Golf In Scotland In The Black And White Era Book Review
Golf In Scotland In The Black & White Era by Steve Finan is an amazing book in many ways.
It is the ultimate coffee table book for the golf fan interested in history and the heritage and traditions of the game. To steal a line from Colin Montgomerie who writes the foreword. “This book provides a wonderful, visual reference of what golf was like in “the good old days."
Steve Finan, the author, describes it himself as a ”photo-led nostalgia book."
These images hail back to an era of the professional photographer who chronicled important events of the day, using a 35 mm camera with a handful of rolls of film. No digital imagery here. Simply the photographer's art illustrated in an impeccably professional fashion.
Steve was allowed access to an archive held by DC Thomson and became the first person to view the images for decades. These were the images that didn’t make the newspapers and therefore become accessible via the British Newspaper Archives. These are literally images that have not seen the light of day for up to 60 years.
A picture tells a thousand words and some of the images tell incredible stories of the fashions and styles of that era through a golfing context.
I have read this book with a simple pleasure. Having had a wonderful week recently at the 150th Open Championship, I was particularly interested in the chapter detailing images from past events at the home of golf.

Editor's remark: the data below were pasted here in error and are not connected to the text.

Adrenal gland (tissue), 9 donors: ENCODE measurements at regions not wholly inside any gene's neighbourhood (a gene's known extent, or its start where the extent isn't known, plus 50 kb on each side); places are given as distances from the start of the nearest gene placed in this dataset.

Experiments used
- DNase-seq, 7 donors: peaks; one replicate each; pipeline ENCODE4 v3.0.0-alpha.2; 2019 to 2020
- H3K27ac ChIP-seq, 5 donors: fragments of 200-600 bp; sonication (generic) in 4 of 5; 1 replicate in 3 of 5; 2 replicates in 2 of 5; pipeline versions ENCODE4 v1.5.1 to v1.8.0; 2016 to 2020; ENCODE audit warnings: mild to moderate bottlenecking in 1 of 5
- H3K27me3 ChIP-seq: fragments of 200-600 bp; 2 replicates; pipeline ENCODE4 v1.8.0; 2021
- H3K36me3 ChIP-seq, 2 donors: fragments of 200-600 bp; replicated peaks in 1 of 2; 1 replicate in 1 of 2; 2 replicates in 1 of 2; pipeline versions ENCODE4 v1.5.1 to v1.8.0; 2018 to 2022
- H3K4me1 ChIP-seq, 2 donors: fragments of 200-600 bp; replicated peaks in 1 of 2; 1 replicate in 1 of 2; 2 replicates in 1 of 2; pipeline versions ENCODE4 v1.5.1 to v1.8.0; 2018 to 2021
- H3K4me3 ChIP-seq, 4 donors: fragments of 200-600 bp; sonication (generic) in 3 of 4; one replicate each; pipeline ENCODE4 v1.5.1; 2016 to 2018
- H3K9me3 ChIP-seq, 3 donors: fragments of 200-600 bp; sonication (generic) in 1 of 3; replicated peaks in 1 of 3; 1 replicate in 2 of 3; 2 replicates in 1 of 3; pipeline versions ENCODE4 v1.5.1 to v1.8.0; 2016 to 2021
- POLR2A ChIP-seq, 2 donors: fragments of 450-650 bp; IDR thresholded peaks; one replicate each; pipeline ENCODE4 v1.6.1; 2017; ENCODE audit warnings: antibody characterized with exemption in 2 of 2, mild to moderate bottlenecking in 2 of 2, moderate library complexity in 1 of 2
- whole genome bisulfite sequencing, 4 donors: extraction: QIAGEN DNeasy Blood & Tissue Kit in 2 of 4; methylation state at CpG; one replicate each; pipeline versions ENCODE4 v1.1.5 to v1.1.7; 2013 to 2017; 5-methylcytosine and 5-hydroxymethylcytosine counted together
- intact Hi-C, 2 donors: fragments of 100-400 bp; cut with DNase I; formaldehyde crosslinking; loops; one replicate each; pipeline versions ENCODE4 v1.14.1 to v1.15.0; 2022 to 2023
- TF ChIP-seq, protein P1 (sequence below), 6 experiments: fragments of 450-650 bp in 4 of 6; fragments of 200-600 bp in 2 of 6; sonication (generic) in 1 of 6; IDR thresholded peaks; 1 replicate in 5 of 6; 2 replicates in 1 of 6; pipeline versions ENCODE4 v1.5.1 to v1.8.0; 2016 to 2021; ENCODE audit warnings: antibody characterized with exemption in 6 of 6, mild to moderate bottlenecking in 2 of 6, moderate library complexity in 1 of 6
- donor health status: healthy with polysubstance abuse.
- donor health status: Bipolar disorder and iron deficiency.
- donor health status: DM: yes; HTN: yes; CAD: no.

Some of the photographs are pre-1950s era including many pictures of Bobby Jones and his impact on world golf. Many images developed from the gelatin dry plate negatives of that time.
This is a book that chronicles the history of Scottish and global golf through pictures. It features St Andrews as a golfing star in her own right, a golf town with its own unique history.
I loved the feature on heroines of the women’s game with some extraordinary images of the day capturing a moment in time for posterity.
I am fascinated by Babe Zaharias. Some of the images of her in a golfing context are simply wonderful. Born Mildred Didrikson in Texas in 1911, she was a sporting enigma. An All-American basketball star who excelled at baseball, roller skating, tennis, ice hockey, diving, boxing and ten pin bowling. She also made all her own clothes and found time to record hit musical records for Mercury Music. During the US Amateur Athletics Union Olympic try outs in 1932 she competed in eight events. Winning six in three hours. She set three new world records that day in javelin, baseball throw and high jump. How is that for sporting talent?
The 150th Open Championship at St Andrews was a very special event for a host of reasons. Having had a period away from the game through injury, I have been able to monitor with interest the number of books being published with a Scottish golfing theme especially those that are written from a historical interest.
Throughout the last two years, I have been heavily involved with a group of passionate, some say obsessed golfers, trying to save Allestree Park Golf Course in Derby from destruction by its local authority owners. A lost and rediscovered Harry Colt original design of historical significance from 1929.
My historical researches have led to submissions to Historic England for the course to be granted a registration as the first UK golf course to achieve such a historic declaration.